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    Airfare and Intervals

    K6_after_the_storm You’re truly committed once you buy the plane ticket. And Friday (5/18) I bought my ticket for this summer's expedition to K6 in north-eastern Pakistan and my mental state instantly changed. Commitment always precipitates realizations. I have a lot of things I want to do before I go; not the least of which is to be trained and fit. So while I have been training Long-Slow-Distance (LSD refers to this type of training rather that the tabs someone is taking in order to name our color palette. Jackaranda? WTF?), before this past weekend I had yet to incorporate interval training into this year’s fitness program.

    [K6 after a storm. Masherbrum Mountains, Pakistan. Photo: Steve House]

    For those of you who think serious athletes are simply obsessive-compulsives waiting for a diagnosis, here is a bit of training theory. Eight-twelve months before you want to hit your performance peak start doing a lot of volume (read: time) and then, as you approach your d-day, incorporate shorter bursts of high-output work. These short bursts, intervals, cause your aerobic capacity to skyrocket. The catch is that the benefit you realize from the intervals is directly proportional to the quality and volume of your LSD. So in the course of my typical 10-month training cycle I do 6-7 months of LSD-only then 3-4 months of diminishing LSD and increasing interval work.

    Anyone who has ever sprinted until their legs burst into flames and their lungs felt like they were about to invert onto their handlebars knows what interval training feels like. It hurts. It burns. It rules you. It breaks you down until you feel like crumpling to the ground and crying for your mama. Sweet, sweet pain. Saturday did not disappoint...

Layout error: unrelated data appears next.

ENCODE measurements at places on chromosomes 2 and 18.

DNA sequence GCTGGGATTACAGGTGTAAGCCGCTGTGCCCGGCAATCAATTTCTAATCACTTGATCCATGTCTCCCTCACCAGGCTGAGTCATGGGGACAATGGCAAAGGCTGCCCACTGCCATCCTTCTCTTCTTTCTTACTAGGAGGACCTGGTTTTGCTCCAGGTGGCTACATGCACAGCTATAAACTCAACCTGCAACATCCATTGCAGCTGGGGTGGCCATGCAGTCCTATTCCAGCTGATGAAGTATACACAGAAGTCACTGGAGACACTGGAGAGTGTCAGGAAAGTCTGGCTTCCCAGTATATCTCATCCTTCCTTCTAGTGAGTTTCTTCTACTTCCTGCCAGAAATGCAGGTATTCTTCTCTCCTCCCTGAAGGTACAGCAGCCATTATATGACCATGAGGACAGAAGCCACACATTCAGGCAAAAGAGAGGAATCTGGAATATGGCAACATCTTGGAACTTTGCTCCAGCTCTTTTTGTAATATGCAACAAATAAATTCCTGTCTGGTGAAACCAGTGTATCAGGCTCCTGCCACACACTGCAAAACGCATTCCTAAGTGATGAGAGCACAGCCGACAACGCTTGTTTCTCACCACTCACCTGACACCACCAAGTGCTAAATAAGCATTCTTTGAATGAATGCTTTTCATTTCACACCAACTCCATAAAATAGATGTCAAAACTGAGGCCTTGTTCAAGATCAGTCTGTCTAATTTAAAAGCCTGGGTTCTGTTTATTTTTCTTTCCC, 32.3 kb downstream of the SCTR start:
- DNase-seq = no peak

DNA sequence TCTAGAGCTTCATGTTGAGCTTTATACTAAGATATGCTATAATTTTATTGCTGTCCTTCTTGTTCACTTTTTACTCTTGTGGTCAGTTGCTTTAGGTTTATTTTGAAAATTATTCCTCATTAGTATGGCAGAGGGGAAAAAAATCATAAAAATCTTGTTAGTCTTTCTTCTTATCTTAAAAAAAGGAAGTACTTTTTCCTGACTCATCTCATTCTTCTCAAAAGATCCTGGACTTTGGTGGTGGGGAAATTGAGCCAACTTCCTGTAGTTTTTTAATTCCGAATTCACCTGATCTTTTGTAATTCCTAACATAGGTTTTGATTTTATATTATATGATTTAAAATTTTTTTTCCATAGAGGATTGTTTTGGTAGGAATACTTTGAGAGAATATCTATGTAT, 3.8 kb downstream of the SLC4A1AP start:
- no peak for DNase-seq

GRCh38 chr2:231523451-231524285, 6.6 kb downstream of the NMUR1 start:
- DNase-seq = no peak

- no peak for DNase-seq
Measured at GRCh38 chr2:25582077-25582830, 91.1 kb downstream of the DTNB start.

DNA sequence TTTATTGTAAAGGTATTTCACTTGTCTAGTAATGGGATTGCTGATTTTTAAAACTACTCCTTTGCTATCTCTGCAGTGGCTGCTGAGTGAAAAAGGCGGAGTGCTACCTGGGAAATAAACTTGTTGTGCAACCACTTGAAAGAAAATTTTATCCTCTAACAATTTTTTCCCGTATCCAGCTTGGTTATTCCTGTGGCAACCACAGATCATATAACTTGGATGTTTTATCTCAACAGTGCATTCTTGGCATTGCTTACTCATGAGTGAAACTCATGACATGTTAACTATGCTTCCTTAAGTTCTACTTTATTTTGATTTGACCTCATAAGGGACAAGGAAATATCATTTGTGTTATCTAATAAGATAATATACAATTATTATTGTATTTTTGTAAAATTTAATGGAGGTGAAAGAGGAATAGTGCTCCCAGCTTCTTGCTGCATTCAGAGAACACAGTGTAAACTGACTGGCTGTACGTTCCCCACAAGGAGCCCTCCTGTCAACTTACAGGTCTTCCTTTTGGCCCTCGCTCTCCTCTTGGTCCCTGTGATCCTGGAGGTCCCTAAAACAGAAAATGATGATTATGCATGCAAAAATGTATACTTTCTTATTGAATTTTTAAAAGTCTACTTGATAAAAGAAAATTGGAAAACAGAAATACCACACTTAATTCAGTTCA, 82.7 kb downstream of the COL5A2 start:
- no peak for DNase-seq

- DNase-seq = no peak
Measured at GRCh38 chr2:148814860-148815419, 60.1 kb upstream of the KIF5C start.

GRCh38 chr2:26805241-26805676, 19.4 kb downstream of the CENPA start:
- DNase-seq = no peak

Continue reading "Airfare and Intervals" »

    Montana Officials Lied about Buffalo - Take Action...Again

    Last week, word came out from our friends at the Buffalo Field Campaign in West Yellowstone, Montana, that the state Dept. of Livestock decided not to round up and exterminate 300 wild buffalo (including calves less than a month old). Well, their compassion appears to have been short lived. We received word from the BFC today, that despite Gov. Schweizter's calming assurances, the Dept. of Livestock have trapped 50 buffalo, and the bull bison among them will soon be heading for the slaughterhouse.

    Don't know about you, but I'm not feeling real positive about being lied to. Especially after I called Schweitzer's office the day of his much heralded buffalo pardon to thank him for doing the right thing.

    Long story short, if you care about wild animals and don't like being lied to, take action now.


    You can read the email we received from the Buffalo Field Campaign after the jump.